Remembering a Giant: Atari
For anyone keeping their ears to the ground, or eyes on the internet, US-based Atari operations are filing for relief under chapter 11 of the US Bankruptcy Code in order to separate from their French parent company. Atari S.A. Atari, which some may be surprised to learn is still in operation, is broke.
Established in 1972, Atari may seem like an old man muttering in the corner about how things used to be. With good reason; the release of their first console, the ineffable Atari 2600, was in 1977. For those not inclined to do math, that is over 35 years ago at this point, making it nearly a decade older than the original Nintendo Entertainment System (NES) from 1985 (for the American release). Atari has an uncertain future as court proceedings commence and assets are sold off. In the meantime, it is easy enough to cannibalize information from the plethora of other news outlets which have already covered this story, such as here, here, or here, and even all the way over there. So instead, let us respect our elders and remember some of the greatest and most beloved games brought to us by Atari (in no particular order).
Pong. Yes, that Pong. It pretty much started Atari and the entire video game industry. Nothing more needs to be said. Oh, wait, one thing. Bow before thy master.
- Space Invaders, developed by Tomohiro Nishikado, is of particular note. It’s an incredibly memorable game and is considered to be the first “killer app” for a video game console. Supposedly, Space Invaders was popular enough in Japan to have caused a shortage of 100-yen coins because of its popularity in arcades. On the other side of the coin, the Atari 2600 was the only home console with Space Invaders in its catalog which had a hand in vastly increasing the sales of the 2600. Furthermore, it was the first video game to really capture the attention of the masses in America, leading to merchandising and the formation of fan clubs. One other interesting fact is that the difficulty curve, something we take for granted, was actually created by Nishikado because the whopping 2 MHz max clock speed of the Intel 8080 was bogged down by all of the aliens on the screen in the beginning. As aliens were killed, the game sped up, making it much more thrilling.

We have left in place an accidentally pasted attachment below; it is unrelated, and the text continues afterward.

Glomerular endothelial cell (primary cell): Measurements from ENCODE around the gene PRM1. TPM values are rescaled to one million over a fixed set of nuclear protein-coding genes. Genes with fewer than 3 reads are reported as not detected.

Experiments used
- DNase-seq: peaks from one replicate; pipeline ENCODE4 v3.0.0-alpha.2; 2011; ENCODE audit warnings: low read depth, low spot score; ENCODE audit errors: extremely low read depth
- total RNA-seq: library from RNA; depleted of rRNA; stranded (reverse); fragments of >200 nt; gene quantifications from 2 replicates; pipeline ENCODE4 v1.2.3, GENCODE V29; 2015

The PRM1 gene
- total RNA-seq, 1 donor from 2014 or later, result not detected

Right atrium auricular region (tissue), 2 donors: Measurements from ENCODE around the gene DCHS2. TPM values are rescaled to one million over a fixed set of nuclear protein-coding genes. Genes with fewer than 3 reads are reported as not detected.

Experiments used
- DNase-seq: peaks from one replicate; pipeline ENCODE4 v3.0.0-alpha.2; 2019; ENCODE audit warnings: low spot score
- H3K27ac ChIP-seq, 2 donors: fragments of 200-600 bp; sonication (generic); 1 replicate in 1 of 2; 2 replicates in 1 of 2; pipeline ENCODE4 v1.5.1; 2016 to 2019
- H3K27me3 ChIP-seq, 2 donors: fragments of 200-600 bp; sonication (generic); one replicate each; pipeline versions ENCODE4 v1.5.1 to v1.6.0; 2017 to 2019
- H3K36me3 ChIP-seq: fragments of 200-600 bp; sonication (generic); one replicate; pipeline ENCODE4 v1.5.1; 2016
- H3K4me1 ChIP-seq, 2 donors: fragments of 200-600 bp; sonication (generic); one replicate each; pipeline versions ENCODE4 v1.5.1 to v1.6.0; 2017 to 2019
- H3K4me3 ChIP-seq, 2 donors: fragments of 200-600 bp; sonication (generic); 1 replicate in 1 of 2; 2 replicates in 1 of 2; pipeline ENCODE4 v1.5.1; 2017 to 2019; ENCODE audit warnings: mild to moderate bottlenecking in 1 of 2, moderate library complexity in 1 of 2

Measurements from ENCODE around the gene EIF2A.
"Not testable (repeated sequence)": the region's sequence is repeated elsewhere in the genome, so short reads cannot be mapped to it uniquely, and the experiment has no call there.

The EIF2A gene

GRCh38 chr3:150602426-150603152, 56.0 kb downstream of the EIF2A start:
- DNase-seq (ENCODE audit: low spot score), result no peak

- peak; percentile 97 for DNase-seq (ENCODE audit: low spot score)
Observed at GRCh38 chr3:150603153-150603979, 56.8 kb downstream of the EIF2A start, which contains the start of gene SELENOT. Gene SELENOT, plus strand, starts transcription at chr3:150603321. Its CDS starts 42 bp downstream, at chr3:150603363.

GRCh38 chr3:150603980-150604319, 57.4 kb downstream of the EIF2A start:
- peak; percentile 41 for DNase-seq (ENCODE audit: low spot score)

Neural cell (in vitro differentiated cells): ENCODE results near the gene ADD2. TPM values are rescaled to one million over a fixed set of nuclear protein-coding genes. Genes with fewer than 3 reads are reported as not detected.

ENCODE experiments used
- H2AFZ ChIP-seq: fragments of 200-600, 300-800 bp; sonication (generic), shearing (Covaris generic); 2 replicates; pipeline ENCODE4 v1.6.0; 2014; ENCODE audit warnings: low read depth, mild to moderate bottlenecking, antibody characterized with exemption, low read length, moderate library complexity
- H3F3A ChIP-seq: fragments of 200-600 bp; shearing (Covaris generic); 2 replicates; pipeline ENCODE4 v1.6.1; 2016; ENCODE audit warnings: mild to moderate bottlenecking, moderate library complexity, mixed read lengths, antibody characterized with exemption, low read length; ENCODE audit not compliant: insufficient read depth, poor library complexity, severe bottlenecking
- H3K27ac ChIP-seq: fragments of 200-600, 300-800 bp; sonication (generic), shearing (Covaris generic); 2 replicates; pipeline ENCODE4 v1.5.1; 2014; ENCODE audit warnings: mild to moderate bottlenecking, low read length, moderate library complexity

Missile Command placed the player on the wrong side of an endless supply of ICBMs. The goal of the player was to protect their bases/cities for as long as possible by shooting down the incoming missiles. Similar to many other titles at the time, there was no win condition, so the players inevitably had to watch their destruction as more and more missiles rained upon them. Also, it has glorious box-art and was shown in the arcade in Terminator 2. If Missile Command is good enough for the leader of the human resistance, it is good enough for you.
Gauntlet, a favorite of mine, allowed four players to huddle uncomfortably around one arcade cabinet as they each took control over one of the four main characters: Merlin the Wizard, Questor the Elf, Thor the Warrior, and Thyra the Valkyrie. The goal was to work together to navigate through the maze-like dungeons as they became increasingly difficult at higher levels. Oh, and don’t forget about such lovely voice-overs as these (starts at 2:50).
For fear of rambling on and on while filling up the server with screenshots of games 20+ years old, let us do something creative and list some of the other titles deserving of a mention. Ready, set, go; Paperboy, Breakout, Adventure, Asteroids, Tempest, Centipede, Pitfall, Ms. Pacman, Kaboom!, Combat, Frogger, Dig Dug, Pole Position, Q*bert and a super-special mention for E.T. the Extra-Terrestrial, widely considered to be the worst game of all time. Obviously, with over forty years of history, I am sure I missed many noteworthy titles which leaves it in your hands, dear reader; what games did I miss and why should we remember them?